If you don’t hang around the echo chamber that is the general blogosphere, then you are missing the latest big fight over copyright in the age of the web.
This one is between the Associated Press and just about everyone else. Here are the basics of the dispute:
Last week, the Associated Press decided that the Drudge Retort was in violation of copyright laws because it excerpted parts of AP stories and linked to them. The AP legal team sent a cease-and-desist letter to Drudge Retort’s owner, the technology book author Rogers Cadenhead.
I hope I’m not in trouble for using that short excerpt from a much longer post at the excellent PBS-sponsored blog MediaShift.
Probably not if another writer at MediaShift is to be believed.
In fact, it is very likely that the posts AP is complaining about on Drudge Retort are permissible fair uses under the Copyright Act. First, several posts appear to be offering commentary on recent news items. The use of another’s copyrighted work for the purpose of criticism, news reporting, or commentary, will generally weigh in favor of fair use.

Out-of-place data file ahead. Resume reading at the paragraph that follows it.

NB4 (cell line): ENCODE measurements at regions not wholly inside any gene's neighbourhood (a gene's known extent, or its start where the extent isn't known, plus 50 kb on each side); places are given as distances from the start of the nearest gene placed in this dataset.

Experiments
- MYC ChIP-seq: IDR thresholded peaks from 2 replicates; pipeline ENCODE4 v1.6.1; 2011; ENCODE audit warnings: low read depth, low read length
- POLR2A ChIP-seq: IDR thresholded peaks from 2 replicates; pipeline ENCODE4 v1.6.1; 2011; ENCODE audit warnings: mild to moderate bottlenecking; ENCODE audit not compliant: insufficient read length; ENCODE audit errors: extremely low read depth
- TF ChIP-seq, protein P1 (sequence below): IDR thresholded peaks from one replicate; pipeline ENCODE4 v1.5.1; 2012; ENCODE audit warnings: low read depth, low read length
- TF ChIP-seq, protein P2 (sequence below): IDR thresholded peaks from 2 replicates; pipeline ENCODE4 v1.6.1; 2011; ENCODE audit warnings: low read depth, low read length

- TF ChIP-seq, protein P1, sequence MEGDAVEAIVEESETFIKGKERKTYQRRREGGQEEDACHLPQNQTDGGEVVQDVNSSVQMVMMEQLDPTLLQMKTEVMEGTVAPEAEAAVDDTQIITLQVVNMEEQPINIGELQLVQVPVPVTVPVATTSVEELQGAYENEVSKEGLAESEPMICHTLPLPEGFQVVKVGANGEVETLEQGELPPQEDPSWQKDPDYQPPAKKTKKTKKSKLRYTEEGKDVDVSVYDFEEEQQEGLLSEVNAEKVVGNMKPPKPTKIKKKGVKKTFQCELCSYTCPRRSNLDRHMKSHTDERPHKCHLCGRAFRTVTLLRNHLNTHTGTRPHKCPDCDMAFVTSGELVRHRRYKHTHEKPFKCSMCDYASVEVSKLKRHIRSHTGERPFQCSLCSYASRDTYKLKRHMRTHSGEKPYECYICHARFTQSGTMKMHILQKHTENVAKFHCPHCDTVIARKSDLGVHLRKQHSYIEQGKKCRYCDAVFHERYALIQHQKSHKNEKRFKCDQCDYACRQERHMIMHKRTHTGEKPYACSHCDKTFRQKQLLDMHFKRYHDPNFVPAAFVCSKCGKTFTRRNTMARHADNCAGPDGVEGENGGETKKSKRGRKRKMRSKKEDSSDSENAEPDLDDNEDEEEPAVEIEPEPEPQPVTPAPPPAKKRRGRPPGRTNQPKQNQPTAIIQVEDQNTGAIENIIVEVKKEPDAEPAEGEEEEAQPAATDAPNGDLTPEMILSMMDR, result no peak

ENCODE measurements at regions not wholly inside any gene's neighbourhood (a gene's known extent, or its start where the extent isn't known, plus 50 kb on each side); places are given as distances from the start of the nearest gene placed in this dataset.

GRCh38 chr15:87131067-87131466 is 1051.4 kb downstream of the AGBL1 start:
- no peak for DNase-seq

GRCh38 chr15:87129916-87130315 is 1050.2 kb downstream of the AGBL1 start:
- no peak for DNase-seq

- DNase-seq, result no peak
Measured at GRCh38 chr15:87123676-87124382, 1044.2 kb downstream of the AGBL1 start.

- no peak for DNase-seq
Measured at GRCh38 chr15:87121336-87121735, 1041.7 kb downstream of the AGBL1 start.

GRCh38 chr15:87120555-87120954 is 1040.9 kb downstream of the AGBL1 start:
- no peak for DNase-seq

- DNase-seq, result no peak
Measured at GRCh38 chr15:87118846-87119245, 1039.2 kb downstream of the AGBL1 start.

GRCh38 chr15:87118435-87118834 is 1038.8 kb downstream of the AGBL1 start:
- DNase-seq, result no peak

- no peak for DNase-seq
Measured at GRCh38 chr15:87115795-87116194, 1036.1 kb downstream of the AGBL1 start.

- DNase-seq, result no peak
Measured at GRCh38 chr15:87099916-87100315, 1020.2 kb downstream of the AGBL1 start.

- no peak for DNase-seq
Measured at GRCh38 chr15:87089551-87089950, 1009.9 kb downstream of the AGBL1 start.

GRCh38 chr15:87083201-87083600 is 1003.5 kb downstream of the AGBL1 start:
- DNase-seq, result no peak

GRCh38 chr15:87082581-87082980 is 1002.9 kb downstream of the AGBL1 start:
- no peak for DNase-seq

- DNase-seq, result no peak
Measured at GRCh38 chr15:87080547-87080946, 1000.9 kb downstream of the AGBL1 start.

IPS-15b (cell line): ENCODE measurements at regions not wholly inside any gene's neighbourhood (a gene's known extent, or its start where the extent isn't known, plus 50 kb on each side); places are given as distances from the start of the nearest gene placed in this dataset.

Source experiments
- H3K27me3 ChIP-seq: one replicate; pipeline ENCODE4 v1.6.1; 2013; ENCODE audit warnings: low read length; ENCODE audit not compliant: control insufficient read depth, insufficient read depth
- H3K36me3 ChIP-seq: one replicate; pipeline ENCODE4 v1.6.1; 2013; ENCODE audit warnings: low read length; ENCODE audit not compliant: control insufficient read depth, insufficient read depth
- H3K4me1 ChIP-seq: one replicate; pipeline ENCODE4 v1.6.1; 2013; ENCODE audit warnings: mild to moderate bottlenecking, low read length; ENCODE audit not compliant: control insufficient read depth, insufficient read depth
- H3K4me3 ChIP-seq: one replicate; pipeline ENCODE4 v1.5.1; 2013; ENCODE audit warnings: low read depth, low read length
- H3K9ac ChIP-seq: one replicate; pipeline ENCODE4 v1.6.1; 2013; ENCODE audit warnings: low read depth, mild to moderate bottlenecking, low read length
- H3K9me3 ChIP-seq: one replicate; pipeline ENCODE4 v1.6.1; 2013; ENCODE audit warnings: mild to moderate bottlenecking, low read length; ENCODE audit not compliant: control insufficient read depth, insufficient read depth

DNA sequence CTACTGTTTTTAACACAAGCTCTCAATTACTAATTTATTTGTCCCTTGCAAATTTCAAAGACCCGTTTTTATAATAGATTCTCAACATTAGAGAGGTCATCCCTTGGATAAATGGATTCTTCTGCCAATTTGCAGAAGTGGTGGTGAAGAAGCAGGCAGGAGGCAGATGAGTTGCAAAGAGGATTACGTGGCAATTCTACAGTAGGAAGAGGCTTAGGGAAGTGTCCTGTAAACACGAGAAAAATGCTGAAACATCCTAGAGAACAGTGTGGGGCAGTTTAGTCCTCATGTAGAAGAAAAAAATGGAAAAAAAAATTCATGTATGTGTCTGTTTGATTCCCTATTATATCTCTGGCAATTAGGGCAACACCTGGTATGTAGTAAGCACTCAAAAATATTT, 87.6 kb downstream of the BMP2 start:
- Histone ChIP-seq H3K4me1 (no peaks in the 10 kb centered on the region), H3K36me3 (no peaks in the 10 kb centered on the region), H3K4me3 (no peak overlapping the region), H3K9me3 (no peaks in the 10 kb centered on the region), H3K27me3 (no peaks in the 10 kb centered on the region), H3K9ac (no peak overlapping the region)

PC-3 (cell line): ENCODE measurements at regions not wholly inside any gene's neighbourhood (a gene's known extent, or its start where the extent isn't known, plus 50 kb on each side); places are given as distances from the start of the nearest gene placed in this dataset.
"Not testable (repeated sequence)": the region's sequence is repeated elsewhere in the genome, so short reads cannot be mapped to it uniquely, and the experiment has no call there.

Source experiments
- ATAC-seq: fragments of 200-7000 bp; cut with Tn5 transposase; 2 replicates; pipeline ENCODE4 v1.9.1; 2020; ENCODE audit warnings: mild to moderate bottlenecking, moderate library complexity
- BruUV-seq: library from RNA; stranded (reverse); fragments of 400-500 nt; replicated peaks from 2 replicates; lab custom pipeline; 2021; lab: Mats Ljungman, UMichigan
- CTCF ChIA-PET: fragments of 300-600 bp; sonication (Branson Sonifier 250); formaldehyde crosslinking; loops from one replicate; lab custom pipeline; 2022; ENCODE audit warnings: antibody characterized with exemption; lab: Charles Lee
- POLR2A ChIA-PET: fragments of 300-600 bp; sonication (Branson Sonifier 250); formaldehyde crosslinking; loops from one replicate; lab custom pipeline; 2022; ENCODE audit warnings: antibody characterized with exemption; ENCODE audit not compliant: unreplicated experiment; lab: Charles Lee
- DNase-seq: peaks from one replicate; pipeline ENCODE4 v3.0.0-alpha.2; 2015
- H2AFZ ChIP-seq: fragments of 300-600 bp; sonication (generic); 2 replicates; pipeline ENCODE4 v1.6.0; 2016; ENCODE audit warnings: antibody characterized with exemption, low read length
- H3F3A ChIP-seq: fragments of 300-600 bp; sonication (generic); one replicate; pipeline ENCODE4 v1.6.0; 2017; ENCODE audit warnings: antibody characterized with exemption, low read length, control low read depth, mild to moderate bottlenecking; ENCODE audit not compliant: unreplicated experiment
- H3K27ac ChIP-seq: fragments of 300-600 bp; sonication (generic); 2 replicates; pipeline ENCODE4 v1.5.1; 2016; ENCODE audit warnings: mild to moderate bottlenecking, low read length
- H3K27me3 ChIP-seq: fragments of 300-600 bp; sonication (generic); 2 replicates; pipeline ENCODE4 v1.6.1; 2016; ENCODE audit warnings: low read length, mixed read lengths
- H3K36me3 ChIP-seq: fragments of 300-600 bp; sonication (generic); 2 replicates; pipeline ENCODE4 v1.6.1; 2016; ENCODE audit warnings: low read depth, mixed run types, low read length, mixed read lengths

Second, all of the posts use fewer than 80 words from the original AP articles. While there is no bright line that defines how much of a copyrighted work can be copied and still be considered fair use, courts will consider the amount and importance of the material copied in assessing what is permissible. I can’t tell how long the original AP articles were, but it’s likely that all of the articles were substantially longer than 80 words.
Third, it is hard to see how the posting of AP headlines and 80 word snippets could possibly impair the market for the original AP articles (when evaluating fair use claims, courts are most concerned with whether the copying will undercut the market for the original work).
I’m no expert on copyright law but I think I have a good idea of where the line exists between fair use and abuse.
This kind of stupidity by the AP (and other old media companies) only blurs that line and confuses people who don’t pay close attention into believing they have no rights, or at least far fewer than the law allows.
Instead of trying to keep every word they publish in their own corral, the AP should welcome and encourage the thousands of bloggers who send traffic to their sites every day.
They also need to realize that they deal in a very basic commodity, information with a very short half-life.
And once published on the web, it’s pretty much out of their control.